What Can Horses Teach Us About Leadership?

Every horse wants a leader, but not every human is up to the task. Find out what a horse looks for in a leader and how he can help you better manage people.

Even small horses are big compared to us weakling humans, and as a result, we have little chance of getting a horse to do something simply by using our powers of persuasion or brute strength. Instead, we need to gain his trust and figure out how to present ourselves as leaders they can both believe in and respect.

Horses live very much in the moment, responding to stimuli instantly and honestly. This quality means they will give clear, timely, and direct feedback without judgment or any preconceived notions of who you are or what power you may wield in the workplace.

Finding The Energy To Lead Responsibly

The other day, I had a disastrous training session with my young mare, Pandamonium. My energy was all over the place, and soon enough, so was hers. She had no faith in my ability to lead her safely because she could feel my anxiety. I had created an atmosphere of chaos rather than confidence, and as a result, instead of doing what I asked, Pandamonium mirrored my unhelpful emotions back at me.

Humans aren’t that different, and most people are attracted to leaders that emit a “grounded, centered and coherent energy.”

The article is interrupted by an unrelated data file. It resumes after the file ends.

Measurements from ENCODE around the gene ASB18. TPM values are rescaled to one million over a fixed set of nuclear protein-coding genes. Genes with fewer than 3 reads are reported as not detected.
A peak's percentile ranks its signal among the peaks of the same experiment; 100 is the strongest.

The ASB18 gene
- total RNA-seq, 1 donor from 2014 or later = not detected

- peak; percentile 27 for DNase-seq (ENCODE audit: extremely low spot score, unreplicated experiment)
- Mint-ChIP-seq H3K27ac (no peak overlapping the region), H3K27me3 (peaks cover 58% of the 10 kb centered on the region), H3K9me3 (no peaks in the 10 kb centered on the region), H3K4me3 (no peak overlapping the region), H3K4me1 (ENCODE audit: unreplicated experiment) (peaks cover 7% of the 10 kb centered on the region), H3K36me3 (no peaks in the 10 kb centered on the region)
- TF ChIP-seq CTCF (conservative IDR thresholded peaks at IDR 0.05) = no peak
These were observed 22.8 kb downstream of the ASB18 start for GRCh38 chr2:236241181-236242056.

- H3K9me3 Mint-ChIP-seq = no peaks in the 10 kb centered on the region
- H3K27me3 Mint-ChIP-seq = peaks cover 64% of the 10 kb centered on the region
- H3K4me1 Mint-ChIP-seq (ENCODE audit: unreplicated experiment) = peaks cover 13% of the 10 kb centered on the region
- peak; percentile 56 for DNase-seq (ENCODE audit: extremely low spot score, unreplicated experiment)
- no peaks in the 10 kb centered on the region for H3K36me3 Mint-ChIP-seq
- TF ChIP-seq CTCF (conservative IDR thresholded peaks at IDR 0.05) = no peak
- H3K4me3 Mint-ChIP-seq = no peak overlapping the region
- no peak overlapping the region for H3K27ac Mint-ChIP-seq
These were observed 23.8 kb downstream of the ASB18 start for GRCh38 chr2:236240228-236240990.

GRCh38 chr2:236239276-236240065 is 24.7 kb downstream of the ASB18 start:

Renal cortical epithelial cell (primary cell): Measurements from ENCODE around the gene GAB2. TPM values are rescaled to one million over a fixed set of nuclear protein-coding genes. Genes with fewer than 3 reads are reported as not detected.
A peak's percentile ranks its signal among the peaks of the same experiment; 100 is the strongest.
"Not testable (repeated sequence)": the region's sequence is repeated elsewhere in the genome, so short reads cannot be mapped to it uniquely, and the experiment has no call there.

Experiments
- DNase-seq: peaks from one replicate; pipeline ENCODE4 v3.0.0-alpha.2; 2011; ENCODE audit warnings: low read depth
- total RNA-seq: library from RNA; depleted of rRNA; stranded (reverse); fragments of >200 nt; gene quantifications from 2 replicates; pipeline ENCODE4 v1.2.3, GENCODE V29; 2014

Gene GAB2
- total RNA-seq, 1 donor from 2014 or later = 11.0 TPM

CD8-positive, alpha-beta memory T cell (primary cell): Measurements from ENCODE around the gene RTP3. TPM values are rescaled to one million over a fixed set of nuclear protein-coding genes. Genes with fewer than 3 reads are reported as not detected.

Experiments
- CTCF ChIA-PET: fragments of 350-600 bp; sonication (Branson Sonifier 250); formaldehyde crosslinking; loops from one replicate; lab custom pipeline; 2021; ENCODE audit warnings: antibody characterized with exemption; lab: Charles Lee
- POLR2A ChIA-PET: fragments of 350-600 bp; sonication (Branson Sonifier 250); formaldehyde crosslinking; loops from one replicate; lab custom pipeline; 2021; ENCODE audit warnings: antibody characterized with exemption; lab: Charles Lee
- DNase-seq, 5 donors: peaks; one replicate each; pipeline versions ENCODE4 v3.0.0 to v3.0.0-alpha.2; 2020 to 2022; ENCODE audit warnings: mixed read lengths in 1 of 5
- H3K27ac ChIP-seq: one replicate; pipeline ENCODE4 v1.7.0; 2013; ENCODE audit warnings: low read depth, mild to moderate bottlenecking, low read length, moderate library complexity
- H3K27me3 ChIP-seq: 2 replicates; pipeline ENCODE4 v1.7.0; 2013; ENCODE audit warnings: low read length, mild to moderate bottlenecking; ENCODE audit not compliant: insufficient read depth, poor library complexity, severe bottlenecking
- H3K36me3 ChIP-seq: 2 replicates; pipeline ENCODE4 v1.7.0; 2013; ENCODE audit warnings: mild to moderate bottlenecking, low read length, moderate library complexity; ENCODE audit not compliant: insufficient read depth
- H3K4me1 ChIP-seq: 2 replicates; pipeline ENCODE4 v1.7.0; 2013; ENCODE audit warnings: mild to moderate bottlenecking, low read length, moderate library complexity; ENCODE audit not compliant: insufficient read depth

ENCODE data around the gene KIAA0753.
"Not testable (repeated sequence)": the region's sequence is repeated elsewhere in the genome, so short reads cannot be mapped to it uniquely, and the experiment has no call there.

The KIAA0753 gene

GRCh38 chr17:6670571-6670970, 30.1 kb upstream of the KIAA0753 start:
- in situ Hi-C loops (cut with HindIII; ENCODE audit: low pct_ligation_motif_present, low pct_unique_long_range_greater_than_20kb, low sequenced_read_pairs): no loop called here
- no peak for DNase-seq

Leading a horse requires constant self-awareness, ensuring that the actions you are taking are consistent with the emotions and energy you’re giving off. A seemingly minute change in your approach can significantly shift a horse’s reaction, enabling you to distinguish more readily between “ineffective leadership” and “effective and sustainable leadership strategies.”

As horses don’t respond to speech or express themselves vocally, to become a respected leader of horses, you must use your energy and intent. You must learn to communicate “on a more visceral, holistic level.”

How To Harness The Power Of Shared Leadership

Being a successful leader of humans requires similar self-awareness, and all too often, it’s when we fail to recognize our emotions that we “unknowingly create an environment of fear, chaos, and drama, rather than one of trust, collaboration, and respect.”

Even if you don’t want to engage with a horse in a one-on-one situation, observing a herd’s natural behavior reveals some intriguing insights into collective leadership. “A highly-functioning herd thrives through shared leadership,” which it uses to “create unity, harmony, and collaboration while keeping the herd safe.”

If we apply those same values to a work environment, we can create a safe atmosphere in which every contributor has “a sense of belonging and purpose.”


As our inspiring editor, Nicola Mann wrote in her article about how Women Rank Higher On Leadership Scores, “Leadership is about gaining followership.”

This is exactly what horses do and why equine leadership programs can give you deeper insights into different aspects of your leadership style, how to gain respect and influence over your colleagues, and “embrace the power of shared leadership.”

For more information, check out these programs, many of which are available as virtual experiences as well as fully interactive ones:

Aspire – Leadership Courses With Horses

A20 Coaching – The Art of Leadership

Horses for Courses – Leadership and Team Development

Learning To Listen – Leadership & Team Training

Ride High Equestrian Centre – Leadership and Team Dynamics